What does it take to restore a dilapidated and decaying five hundred thousand square foot, 38-story office building that sat vacant for over a decade into a stunning new version of the iconic landmark it once was, featuring 229 modern residential units, 117 ROOST Apartment Hotel accommodations, and 52,000 square feet of retail and office space plus unique new dining options?
$300 million, seven years, award-winning New York-based architecture firm, ODA, Detroit-based construction firm Christman, historic preservation-focused Kraemer Design Group, a host of other partners, combined with a strong will, vision, and commitment from Bedrock.
This is the Book Tower, and a new chapter begins now for this architectural gem and anchor of the Detroit skyline now begins.
In 1926 the Book Tower opened and became an iconic Detroit landmark. It was – albeit briefly – the tallest building in the city standing 475 feet. For years the building housed hundreds of offices and remained a prestigious address on Washington Boulevard for businesses and their employees.
After many years of providing storefronts and office space, the Book Tower began to decline in the 1960s. The building changed ownership several times until in 2015 Bedrock Real Estate, owned by Dan Gilbert, Founder and Chairman of Rocket Companies announced it would purchase the three-building Book complex for $30 million.
A New Chapter
Says Gilbert now,
We are thrilled as we prepare to re-open one of the most iconic, and interesting buildings in the entire city. Detroiters have always recognized the importance and historical significance of Book Tower, and we are ready to honor that sentiment as we put into service and deliver the meticulously restored property back to the community.
And meticulous it is. One example is the three-story marble arched atrium crowned with an original 1920s art glass skylight with more than 7,000 individual glass jewels and 6,000 glass panels in the lobby, or the “Rotunda.” Over the years, the 3-floor atrium had been filled in to allow for more offices. Part of the restoration included opening it back up, and then restoring and recreating the vast skylight.
Jamie Witherspoon, vice president of Architecture and Design for Bedrock explains that the dome was the only piece of the skylight still fully intact, and all other elements had to be restored or recreated using 3-D modeling. The dome and all of the glass were shipped to New Jersey-based Femenella & Associates for this to take place.
About the lobby and atrium, Witherspoon says, “As an architect, I work in renderings and sometimes the outcome doesn’t quite live up to the drawings, but in this case, the outcome exceeded my expectations. Of everything we are unveiling here, this is what I’m most proud of and excited about.”
An interesting anecdote regarding the lobby is the original and ornate plaster clock dubbed the “Cherub Clock” that sits just inside the front doors. The clock was apparently hidden for years during previous ownership of the building – for fear of it being stolen. Thankfully it was returned to Bedrock upon the purchase of the building.
As with many building renovations in Detroit and other cities, a large focus of the renovation involved transforming the intended usage from nearly all offices to a mixed-use development.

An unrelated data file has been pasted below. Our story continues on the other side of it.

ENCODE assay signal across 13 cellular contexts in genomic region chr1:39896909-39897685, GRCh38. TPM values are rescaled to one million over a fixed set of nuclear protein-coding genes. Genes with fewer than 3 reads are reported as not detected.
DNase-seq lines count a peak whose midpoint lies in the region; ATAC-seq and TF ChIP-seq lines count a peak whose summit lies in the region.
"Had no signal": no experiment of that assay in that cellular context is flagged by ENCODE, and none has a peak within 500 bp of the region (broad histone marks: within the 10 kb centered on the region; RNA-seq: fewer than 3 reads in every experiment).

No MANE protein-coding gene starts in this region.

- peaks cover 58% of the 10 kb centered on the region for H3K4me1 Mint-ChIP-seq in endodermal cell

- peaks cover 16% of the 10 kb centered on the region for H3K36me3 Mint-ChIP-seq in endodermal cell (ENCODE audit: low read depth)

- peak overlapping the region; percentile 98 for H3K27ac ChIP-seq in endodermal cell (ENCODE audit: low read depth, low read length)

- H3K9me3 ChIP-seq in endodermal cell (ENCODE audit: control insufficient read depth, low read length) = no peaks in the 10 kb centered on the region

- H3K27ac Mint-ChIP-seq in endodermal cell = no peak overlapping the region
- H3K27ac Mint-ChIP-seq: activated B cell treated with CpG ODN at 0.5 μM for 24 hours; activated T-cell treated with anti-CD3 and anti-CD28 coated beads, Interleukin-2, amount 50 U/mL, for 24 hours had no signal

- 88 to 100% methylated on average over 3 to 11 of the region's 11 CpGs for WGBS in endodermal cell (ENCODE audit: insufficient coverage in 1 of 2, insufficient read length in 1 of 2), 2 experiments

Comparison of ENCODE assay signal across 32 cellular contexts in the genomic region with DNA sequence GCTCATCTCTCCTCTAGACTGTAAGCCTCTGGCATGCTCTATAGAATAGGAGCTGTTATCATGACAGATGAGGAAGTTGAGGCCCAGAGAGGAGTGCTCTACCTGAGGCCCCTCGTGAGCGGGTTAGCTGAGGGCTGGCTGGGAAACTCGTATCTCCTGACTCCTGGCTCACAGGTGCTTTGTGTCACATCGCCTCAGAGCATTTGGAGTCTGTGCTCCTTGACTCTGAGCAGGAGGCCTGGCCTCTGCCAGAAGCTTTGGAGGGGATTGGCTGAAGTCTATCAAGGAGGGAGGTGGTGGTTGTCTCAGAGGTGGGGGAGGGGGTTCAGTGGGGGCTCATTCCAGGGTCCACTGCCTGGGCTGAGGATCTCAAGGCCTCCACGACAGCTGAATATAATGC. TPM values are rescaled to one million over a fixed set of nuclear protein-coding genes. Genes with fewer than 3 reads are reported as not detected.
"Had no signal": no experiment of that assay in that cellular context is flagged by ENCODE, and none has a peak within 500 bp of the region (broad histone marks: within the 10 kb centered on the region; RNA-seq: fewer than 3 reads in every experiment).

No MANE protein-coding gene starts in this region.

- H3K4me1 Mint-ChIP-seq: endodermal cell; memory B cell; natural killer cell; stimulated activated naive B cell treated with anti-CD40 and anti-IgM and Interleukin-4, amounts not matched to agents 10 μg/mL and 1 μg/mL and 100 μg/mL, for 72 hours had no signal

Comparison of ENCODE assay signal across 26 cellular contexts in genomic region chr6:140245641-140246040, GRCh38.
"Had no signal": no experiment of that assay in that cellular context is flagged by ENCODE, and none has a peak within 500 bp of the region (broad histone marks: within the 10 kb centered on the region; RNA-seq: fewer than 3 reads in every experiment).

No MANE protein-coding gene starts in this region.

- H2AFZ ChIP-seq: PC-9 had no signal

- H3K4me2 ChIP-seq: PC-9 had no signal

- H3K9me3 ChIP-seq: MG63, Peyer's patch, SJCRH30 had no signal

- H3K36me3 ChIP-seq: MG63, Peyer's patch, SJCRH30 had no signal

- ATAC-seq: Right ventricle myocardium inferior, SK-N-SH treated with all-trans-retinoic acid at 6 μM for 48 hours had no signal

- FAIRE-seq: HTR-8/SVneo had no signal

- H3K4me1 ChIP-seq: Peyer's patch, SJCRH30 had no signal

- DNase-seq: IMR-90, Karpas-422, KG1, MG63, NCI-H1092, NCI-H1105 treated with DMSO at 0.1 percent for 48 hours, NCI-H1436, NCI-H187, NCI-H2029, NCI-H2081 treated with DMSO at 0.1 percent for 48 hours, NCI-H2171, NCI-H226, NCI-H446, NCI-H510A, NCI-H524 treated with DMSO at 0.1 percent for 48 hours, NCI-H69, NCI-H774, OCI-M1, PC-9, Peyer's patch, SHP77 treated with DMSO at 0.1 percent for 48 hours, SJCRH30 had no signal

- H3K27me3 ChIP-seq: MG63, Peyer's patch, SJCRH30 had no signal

Witherspoon points to the ROOST Apartment and Hotel Accommodations as one element that sets this mixed-use development apart from others, as well as the 46 unique floor plans available for residential units. He says, “We had to create new living spaces within the office environment that previously existed and the outcome is a myriad of really interesting floor plans.”
Even more interesting, says Jonathan Mueller, senior VP of Development, “When Bedrock took over the building there were literally desks with paperwork and miscellaneous office equipment still in place as if the workers had just gotten up and walked out.”
Regarding the 117 ROOST units, that are housed on floors four through eight, Andrew Leber, VP of Hospitality at Bedrock says,
These units offer a comfortable, amenity-packed, and unique experience for those who are relocating to the city and want to take some time to determine where to settle, as well as individuals traveling in for a few nights up to several months for work.
Another striking aspect of the living spaces is the amount of natural light the many oversized windows let in. To that end, the restoration called for replacing all 2,483 windows with modern, historically accurate versions to increase energy efficiency.
Additional features and amenities for residents and hotel guests include an indoor/outdoor lounge called the Terrace Club, a 3,000-square-foot coworking space, a 24/7 private state-of-the-art fitness facility, and more.
Book Tower will also offer a new-to-market French restaurant, a bar in The Rotunda, a Japanese restaurant and sake pub, an indoor/outdoor rooftop bar, and a skylit event space for special occasions, meetings, and milestone celebrations. Book Tower will also unveil an activated alleyway featuring original artwork, foliage, and furnishings.
Regarding the biggest challenge of the reno, Witherspoon points to the amount of disrepair, saying, “We had to remove flooring and plasterwork and glasswork and so many components of the building and the structure, and then put them back in.”
In the end, though, Witherspoon says renovating versus demolishing the building was a no-brainer. “You can’t make buildings like this anymore. It’s a signature building in Detroit that’s been brought back to life and it’s not only beautiful, but it facilitates live, work, play for us and for future generations to come.”
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